All in Leadership

We leave the parking lot, riding side-by-side up a short stretch of fire road before cutting left onto a rock-strewn creek bed that climbed sharply. Making it to the top requires choosing a path that navigates boulders, gravel, damp leaves, and roots - and then executing. Gravel can spin; boulders may be insurmountable; leaves and roots are slippery when damp. The hill is steep enough that the wrong choice would bring me to a halt. I carefully select a good line and push forward, breathing hard.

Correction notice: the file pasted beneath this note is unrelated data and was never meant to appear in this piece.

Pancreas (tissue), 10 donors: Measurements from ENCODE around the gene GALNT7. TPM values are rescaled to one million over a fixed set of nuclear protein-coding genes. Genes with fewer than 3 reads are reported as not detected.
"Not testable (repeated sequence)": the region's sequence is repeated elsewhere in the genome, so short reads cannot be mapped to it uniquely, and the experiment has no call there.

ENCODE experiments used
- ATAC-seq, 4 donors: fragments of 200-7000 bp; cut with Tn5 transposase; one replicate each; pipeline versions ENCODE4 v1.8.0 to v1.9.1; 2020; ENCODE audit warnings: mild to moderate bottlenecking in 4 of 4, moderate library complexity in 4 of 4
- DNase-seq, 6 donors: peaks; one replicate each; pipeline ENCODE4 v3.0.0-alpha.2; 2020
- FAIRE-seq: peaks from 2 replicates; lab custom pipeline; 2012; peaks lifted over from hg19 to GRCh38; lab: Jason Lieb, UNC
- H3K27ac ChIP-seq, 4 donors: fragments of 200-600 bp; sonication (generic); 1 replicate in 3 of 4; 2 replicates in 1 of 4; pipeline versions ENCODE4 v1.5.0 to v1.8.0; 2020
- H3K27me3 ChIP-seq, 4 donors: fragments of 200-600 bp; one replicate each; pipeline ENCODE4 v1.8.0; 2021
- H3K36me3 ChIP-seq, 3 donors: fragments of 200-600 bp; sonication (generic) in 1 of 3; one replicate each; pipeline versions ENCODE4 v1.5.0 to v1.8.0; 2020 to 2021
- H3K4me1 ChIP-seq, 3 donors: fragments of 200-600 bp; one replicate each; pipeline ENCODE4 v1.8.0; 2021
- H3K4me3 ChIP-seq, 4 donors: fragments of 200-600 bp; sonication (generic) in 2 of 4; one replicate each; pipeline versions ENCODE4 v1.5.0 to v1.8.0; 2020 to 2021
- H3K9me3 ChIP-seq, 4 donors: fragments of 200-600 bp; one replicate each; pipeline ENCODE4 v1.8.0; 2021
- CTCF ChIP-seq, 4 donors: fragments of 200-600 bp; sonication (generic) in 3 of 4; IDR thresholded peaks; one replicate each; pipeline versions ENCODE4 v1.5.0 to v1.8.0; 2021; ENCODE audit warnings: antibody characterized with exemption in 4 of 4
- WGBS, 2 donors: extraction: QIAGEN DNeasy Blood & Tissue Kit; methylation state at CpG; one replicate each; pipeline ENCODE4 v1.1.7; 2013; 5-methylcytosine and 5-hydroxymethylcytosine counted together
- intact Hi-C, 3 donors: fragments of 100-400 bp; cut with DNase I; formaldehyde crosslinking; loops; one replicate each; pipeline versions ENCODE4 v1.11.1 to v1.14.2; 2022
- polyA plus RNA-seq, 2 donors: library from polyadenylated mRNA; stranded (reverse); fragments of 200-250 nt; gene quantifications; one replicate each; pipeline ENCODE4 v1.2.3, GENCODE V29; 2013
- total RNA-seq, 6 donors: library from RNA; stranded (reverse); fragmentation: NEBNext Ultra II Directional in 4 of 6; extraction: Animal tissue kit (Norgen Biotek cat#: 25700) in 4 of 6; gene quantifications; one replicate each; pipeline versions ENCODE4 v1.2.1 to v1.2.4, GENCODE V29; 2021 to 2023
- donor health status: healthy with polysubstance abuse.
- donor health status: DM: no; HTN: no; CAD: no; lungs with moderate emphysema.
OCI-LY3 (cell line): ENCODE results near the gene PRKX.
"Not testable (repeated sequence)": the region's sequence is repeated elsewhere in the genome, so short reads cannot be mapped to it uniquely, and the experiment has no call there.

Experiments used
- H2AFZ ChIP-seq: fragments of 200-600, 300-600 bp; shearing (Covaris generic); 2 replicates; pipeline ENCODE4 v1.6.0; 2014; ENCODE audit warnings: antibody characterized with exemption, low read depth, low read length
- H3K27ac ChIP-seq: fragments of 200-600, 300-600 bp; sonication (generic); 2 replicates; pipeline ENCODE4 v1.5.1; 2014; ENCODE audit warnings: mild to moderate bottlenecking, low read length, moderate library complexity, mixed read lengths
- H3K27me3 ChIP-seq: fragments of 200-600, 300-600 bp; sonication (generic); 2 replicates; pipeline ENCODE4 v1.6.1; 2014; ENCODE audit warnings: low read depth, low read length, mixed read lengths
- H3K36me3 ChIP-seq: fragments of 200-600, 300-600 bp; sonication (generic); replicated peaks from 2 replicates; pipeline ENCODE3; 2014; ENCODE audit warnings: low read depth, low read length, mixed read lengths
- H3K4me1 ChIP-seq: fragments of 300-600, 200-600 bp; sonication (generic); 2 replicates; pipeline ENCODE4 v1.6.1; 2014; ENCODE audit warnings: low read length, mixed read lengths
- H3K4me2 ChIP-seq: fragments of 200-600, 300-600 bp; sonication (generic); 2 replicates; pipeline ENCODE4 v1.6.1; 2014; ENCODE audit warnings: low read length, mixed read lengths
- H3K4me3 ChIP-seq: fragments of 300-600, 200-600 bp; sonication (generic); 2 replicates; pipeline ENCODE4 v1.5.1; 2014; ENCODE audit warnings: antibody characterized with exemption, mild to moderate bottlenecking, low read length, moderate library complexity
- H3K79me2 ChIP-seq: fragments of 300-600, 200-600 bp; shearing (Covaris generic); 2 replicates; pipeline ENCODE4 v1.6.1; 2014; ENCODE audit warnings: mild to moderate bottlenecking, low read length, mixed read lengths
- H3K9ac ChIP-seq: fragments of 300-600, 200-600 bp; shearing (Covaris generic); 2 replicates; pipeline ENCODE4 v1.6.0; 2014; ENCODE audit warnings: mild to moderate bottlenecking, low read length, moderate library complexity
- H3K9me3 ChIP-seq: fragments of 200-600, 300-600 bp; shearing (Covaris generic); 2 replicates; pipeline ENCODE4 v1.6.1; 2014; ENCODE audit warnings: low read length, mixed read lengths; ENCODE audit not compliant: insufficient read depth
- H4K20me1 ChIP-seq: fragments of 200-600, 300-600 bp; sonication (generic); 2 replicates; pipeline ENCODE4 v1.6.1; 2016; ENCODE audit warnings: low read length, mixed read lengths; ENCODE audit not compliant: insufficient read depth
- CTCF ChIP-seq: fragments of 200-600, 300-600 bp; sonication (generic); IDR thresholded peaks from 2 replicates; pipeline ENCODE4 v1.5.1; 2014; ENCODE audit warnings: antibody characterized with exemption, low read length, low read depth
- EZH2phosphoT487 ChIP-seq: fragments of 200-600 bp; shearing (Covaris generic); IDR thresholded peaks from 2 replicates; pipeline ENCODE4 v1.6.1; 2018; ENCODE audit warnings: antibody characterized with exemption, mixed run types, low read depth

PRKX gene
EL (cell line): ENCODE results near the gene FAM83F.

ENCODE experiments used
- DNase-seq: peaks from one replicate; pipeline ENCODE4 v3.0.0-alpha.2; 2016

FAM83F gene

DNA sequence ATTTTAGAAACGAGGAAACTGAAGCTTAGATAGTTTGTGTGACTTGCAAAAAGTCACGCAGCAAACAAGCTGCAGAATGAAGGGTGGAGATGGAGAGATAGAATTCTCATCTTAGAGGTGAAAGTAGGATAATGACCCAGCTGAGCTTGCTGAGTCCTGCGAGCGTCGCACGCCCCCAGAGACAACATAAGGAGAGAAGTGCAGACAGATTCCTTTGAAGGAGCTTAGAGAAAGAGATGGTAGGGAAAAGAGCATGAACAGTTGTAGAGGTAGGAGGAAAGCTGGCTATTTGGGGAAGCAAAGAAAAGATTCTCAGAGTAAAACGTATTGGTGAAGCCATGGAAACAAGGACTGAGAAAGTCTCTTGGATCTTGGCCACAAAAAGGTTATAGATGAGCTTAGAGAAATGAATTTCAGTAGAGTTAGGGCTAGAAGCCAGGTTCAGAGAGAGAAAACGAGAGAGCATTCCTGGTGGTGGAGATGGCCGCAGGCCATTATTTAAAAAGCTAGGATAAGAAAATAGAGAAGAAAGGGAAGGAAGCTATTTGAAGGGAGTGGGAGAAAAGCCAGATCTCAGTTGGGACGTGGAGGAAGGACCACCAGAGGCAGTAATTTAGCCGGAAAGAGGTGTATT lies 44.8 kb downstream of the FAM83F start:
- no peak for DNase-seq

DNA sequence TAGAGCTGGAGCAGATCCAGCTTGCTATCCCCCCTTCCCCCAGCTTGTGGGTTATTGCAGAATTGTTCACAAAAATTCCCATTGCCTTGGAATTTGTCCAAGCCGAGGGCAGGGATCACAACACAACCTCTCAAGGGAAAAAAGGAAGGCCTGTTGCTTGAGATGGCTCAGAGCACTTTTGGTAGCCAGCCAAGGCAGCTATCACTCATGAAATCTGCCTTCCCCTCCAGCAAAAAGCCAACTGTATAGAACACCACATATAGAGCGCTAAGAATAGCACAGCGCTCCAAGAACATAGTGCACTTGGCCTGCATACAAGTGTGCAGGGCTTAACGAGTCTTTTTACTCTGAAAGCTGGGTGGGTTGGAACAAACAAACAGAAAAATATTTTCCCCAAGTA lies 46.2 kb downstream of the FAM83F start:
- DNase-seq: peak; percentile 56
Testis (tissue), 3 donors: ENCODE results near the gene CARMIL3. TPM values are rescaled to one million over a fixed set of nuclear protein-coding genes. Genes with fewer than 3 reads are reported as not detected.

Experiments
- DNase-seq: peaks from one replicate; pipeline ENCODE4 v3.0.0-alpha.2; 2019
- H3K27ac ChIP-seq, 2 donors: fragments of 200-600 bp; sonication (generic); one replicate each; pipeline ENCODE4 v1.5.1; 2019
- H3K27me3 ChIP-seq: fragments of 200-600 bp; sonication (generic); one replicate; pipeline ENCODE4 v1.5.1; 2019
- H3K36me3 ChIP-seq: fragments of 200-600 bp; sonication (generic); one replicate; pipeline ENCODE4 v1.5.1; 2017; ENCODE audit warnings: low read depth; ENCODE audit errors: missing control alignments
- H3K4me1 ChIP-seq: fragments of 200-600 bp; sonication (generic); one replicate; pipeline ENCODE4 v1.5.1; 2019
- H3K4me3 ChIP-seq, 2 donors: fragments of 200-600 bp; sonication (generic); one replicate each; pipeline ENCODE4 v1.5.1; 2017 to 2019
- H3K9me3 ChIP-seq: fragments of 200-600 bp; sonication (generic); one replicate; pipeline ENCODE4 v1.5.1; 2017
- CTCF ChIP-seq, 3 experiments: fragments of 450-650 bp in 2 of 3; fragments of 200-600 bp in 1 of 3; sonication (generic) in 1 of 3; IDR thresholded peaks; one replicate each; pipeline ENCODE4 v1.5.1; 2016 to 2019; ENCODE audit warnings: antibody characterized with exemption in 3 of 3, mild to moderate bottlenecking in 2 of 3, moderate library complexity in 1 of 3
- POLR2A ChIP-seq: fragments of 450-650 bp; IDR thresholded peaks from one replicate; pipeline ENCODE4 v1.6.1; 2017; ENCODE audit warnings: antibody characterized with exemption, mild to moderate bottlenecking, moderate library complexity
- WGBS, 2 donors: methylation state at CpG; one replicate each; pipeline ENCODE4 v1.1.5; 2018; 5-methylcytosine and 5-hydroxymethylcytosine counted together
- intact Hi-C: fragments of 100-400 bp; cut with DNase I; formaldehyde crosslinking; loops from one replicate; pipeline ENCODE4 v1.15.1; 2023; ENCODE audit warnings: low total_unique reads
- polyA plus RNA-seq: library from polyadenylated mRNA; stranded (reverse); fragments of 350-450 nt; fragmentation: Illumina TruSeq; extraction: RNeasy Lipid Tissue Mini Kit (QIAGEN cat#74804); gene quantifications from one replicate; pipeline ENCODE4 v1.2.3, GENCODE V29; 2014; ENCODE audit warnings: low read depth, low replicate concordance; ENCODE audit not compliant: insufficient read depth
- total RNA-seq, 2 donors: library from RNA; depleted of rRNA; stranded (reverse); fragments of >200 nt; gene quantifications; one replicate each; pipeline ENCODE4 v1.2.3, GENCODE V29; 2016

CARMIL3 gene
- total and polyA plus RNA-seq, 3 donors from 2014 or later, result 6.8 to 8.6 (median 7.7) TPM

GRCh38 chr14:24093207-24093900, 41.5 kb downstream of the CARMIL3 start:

In the 15 years I have practiced obstetrics, I have been the surgical assistant on hundreds of cesarean deliveries that seemed to me, at the time, to be unnecessary, and I’ve been the surgeon of record for a handful of unnecessary cesarean deliveries myself. I know firsthand how difficult it is for physicians, nurses, policy makers, and administrators, all of whom are well aware that the United States has a cesarean epidemic, to wrestle with it.